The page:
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Williams v. Consovoy

June 29, 2006

JOHN C. WILLIAMS, APPELLANT
v.
ANDREW CONSOVOY; ROLANDO GOMEZ-RIVERA; RACHEL TORRES-CHOWANIEC; RUBY WASHINGTON; DON E. GIBBONS; KEVIN MAHONEY; NEW JERSEY STATE PAROLE BOARD



On Appeal from the United States District Court for the District of New Jersey (D.C. Civil No. 01-cv-01809). District Judge: Honorable Mary Little Cooper.

The opinion of the court was delivered by: Van Antwerpen, Circuit Judge

PRECEDENTIAL

Submitted Pursuant to Third Circuit LAR34.1(a) June 29, 2006

Before: BARRY, VAN ANTWERPEN, and JOHN R. GIBSON,*fn1 Circuit Judges

OPINION OF THE COURT

Before us is John Williams's appeal from the District Court's dismissal of his claims asserted under 42 U.S.C. § 1983 against a New Jersey parole officer and certain members of the New Jersey State Parole Board ("Parole Board") for, respectively, arrest and false incarceration, and failure to properly investigate the likelihood he would commit a crime if released on parole. Williams also appeals from the District Court's grant of summary judgment on his § 1983 claim against a private psychologist engaged by the Parole Board to perform a psychological evaluation. We have jurisdiction pursuant to 28 U.S.C. § 1291, and for the following reasons, we will affirm.

I.

In 1993, Williams pleaded guilty to second-degree sexual assault against a ten-year old girl, N.J.S.A. 2C:14-2b, pursuant to a plea agreement. In 1995, Williams was sentenced to a 10-year period of incarceration with no period of parole ineligibility, but in 1996, Williams was released on parole.

In 1997, Parole Officer Kevin Mahoney arrested Williams as a parole violator for Williams's failure to obtain approval for a change in his employment and residence and for failure to comply with the registration provisions of Megan's Law. On November 26, 1997, an Adult Panel of the New Jersey State Parole Board ("Parole Board") composed of Andrew Consovoy and Rolando Gomez-Rivera revoked Williams's parole. In reaching this decision, the Parole Board considered and rejected the report of Officer Diane Formica, who recommended Williams's parole be continued because he had expressed remorse for his failure to comply with the conditions of his parole. The Parole Board then declared Williams ineligible for parole until 1998.

In April 1998, an Adult Panel of the Parole Board -- this time consisting of Rachel Torres-Chowaniec and Ruby Washington -- again evaluated Williams for parole. Before rendering a decision, the Parole Board ordered a psychological evaluation of Williams.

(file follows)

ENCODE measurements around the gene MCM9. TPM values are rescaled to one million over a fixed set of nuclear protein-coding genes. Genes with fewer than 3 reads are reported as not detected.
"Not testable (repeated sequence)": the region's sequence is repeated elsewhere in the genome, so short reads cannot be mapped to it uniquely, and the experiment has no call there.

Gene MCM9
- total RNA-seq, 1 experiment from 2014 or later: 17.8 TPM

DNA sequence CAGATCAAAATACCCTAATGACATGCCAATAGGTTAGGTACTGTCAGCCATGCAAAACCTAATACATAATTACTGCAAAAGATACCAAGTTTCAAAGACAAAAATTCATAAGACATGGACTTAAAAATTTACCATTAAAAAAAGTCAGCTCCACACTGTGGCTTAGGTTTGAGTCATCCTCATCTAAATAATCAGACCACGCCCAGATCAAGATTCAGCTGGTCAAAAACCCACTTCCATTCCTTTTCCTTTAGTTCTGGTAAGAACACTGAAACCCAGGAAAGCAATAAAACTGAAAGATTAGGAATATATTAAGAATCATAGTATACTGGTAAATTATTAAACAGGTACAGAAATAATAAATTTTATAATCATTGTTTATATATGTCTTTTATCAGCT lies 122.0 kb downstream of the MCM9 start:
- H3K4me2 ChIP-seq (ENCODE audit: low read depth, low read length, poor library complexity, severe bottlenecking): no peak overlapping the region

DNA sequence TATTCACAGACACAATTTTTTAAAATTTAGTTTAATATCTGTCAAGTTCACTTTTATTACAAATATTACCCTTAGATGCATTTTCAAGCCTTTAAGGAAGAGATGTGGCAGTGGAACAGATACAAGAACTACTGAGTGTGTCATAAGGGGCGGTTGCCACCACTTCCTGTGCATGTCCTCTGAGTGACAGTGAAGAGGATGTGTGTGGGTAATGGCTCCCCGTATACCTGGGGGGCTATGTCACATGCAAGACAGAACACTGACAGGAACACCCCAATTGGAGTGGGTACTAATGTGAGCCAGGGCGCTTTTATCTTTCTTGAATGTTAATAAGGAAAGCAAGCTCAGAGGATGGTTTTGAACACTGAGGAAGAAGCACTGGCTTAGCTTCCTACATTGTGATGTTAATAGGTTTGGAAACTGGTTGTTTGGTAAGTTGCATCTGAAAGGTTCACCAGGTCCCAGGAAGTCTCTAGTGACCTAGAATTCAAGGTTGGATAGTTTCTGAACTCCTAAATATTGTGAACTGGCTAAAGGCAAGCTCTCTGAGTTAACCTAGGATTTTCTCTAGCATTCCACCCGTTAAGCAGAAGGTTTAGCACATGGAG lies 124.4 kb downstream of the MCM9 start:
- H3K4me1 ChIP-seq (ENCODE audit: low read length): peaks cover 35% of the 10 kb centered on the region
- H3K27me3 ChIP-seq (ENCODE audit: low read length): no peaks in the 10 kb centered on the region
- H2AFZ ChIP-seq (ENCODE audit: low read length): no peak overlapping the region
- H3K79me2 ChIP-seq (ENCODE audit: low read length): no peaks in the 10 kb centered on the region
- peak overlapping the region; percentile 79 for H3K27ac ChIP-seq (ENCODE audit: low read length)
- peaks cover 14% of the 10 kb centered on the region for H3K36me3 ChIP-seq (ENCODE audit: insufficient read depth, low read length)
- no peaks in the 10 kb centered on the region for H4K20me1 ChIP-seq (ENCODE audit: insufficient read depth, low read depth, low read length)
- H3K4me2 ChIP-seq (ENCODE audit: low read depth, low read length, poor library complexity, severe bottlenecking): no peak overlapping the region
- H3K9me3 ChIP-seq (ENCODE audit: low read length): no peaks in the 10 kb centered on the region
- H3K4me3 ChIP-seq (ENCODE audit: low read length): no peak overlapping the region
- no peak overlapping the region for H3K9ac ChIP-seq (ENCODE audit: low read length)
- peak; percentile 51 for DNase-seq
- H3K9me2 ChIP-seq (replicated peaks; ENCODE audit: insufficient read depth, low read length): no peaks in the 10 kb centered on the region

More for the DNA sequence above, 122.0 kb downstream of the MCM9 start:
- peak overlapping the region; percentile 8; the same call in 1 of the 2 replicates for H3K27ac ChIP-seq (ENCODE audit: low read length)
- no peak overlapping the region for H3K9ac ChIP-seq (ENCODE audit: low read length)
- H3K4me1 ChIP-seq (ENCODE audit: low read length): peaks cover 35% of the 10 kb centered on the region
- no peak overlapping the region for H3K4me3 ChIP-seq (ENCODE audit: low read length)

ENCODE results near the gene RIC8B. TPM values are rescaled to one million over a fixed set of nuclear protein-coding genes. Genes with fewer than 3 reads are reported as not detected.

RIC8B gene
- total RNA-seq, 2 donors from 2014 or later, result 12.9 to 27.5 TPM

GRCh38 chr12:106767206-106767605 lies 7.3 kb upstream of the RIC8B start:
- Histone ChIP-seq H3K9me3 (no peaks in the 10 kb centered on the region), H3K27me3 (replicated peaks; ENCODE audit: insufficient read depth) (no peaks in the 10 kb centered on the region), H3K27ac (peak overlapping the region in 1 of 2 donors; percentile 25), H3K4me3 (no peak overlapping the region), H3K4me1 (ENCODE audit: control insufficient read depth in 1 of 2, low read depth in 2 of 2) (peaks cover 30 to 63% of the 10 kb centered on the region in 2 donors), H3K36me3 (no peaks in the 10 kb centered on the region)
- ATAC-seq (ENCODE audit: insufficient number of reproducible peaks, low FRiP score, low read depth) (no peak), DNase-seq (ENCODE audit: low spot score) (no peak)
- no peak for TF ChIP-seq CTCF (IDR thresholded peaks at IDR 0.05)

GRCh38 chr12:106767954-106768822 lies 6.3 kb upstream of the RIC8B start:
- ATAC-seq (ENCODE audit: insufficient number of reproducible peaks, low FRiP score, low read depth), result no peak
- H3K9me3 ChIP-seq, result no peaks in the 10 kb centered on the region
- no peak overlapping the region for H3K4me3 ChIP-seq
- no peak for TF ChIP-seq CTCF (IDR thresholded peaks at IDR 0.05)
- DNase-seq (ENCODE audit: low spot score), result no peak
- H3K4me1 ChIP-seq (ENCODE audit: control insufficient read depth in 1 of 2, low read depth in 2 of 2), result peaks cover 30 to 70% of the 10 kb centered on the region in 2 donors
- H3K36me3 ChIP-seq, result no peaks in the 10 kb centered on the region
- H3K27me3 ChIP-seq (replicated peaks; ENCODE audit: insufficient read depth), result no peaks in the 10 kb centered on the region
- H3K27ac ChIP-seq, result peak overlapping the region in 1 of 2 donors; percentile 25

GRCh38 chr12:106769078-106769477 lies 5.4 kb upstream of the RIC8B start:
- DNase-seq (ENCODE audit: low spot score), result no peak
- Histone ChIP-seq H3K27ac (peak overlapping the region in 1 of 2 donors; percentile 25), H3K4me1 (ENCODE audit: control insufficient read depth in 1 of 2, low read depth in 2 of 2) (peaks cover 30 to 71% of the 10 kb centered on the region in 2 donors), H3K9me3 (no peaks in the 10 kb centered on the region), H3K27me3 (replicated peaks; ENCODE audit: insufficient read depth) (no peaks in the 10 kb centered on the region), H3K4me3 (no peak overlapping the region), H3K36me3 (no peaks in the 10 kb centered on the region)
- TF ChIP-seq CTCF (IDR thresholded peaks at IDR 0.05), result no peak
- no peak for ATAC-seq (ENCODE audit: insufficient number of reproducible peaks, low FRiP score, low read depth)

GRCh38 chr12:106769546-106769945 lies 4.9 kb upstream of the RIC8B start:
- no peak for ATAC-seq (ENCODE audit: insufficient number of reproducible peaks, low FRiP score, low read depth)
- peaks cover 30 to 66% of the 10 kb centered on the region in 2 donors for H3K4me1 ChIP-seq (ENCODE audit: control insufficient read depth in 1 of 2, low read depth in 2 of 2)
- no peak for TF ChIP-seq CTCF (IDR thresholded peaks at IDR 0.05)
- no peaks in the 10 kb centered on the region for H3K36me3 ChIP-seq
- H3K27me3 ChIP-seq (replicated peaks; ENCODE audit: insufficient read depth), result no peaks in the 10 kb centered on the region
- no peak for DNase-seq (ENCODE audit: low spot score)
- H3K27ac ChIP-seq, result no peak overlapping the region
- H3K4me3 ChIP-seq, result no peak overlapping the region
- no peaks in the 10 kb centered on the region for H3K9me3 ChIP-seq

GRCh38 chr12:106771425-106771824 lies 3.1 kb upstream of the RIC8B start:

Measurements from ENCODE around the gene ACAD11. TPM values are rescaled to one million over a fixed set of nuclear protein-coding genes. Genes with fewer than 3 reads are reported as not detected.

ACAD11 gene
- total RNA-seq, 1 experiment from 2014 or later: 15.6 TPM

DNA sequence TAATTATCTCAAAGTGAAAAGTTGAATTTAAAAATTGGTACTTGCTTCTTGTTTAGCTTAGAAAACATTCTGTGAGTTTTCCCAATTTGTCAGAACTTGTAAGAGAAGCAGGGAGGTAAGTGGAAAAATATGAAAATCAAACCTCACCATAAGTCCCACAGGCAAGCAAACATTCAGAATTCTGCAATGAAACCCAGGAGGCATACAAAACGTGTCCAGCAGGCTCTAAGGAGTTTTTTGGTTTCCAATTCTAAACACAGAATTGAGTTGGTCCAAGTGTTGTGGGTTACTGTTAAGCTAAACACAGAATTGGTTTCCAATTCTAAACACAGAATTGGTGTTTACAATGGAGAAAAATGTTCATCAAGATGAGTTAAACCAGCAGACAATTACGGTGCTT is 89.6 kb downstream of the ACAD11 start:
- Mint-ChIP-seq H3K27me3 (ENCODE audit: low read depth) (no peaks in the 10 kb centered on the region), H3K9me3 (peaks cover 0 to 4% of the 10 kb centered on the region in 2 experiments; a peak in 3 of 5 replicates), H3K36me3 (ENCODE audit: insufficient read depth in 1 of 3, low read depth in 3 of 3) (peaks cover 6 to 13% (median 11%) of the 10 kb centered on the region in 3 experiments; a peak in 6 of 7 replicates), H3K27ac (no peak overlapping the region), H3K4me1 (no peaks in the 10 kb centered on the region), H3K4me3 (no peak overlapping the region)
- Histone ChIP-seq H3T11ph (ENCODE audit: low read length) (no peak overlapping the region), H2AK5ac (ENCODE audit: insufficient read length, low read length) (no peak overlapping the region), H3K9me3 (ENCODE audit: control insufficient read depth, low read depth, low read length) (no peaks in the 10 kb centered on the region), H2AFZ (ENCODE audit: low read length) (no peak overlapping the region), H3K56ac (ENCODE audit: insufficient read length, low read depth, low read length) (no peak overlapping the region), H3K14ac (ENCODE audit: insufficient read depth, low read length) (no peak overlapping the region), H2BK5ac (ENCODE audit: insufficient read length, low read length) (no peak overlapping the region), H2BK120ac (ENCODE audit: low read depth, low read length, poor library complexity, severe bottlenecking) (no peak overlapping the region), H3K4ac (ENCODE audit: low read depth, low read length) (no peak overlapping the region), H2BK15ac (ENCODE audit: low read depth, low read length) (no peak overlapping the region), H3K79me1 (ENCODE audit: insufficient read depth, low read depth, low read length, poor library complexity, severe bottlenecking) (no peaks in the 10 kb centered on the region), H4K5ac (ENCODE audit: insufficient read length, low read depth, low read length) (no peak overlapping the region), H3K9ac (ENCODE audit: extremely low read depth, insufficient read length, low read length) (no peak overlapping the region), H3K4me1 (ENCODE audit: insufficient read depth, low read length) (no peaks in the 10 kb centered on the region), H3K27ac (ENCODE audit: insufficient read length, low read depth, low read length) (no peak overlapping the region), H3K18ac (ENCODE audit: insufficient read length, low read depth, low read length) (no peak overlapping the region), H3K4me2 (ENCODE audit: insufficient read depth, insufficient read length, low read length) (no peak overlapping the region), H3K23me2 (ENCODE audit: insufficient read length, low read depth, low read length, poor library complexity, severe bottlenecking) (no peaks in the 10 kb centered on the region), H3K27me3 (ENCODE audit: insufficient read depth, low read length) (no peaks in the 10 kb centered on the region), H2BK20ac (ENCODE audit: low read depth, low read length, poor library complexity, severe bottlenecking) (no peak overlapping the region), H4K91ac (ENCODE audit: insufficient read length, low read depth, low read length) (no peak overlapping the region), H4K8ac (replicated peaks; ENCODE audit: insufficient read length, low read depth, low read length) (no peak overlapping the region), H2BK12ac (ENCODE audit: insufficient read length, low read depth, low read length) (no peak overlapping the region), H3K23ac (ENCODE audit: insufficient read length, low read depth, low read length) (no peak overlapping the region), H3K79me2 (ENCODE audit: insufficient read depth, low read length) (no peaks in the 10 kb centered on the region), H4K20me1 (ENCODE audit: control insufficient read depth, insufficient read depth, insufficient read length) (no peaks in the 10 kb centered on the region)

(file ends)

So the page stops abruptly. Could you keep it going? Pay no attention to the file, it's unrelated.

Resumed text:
This evaluation was performed by Don E. Gibbons, Ph.D., a licensed psychologist employed at the time by Correctional Behavior Solutions, a private company with which New Jersey contracted to provide mental health services. In the course of his evaluation, Gibbons performed a clinical interview and administered various psychological and personality examinations. Relying in part on Gibbons's evaluation, the Parole Board denied parole.*fn2

On April 18, 2001, Williams filed an action pursuant to 42 U.S.C. § 1983 in the District Court, asserting four separate claims. First, Williams alleged Mahoney had seized him without probable cause and caused him to be arrested and falsely incarcerated, which seizure was in violation of the Fourth and Eighth Amendments. Second, Williams alleged Consovoy and Gomez-Rivera, on or before November 27, 1997, failed and refused to conduct an adequate investigation into whether Williams was likely to commit a crime if released on parole and caused him to be falsely incarcerated, which failure was deliberately indifferent to Williams's Eighth Amendment right to be free from cruel and unusual punishment. Third, Williams alleged Torres-Chowaniec and Washington, on or before April 27, 1999, failed to adequately investigate whether Williams was likely to commit another crime if released on parole, which failure caused Williams's false incarceration and was deliberately indifferent to his Eighth Amendment rights. Finally, Williams alleged that Gibbons had reported false and misleading information intended to cause the Parole Board to deny Williams parole, which denial resulted in Williams's false imprisonment and was deliberately indifferent to Williams's Eighth Amendment rights.

Gomez-Rivera, Torres-Chowaniec, Washington, and Mahoney moved to dismiss Williams's complaint pursuant to Fed.R.Civ.P. 12(b)(6). The District Court granted the motion with respect to Mahoney and Gomez-Rivera on the ground that Williams did not have a cognizable § 1983 claim against them.*fn3

Citing Heck v. Humphrey, 512 U.S. 477 (1994), the District Court reasoned that William's claim was uncognizable because ยง 1983 actions in which prisoners allege that a parole revocation decision was constitutionally infirm are challenges to the fact or duration of their confinement and are collateral attacks on state convictions that are ...


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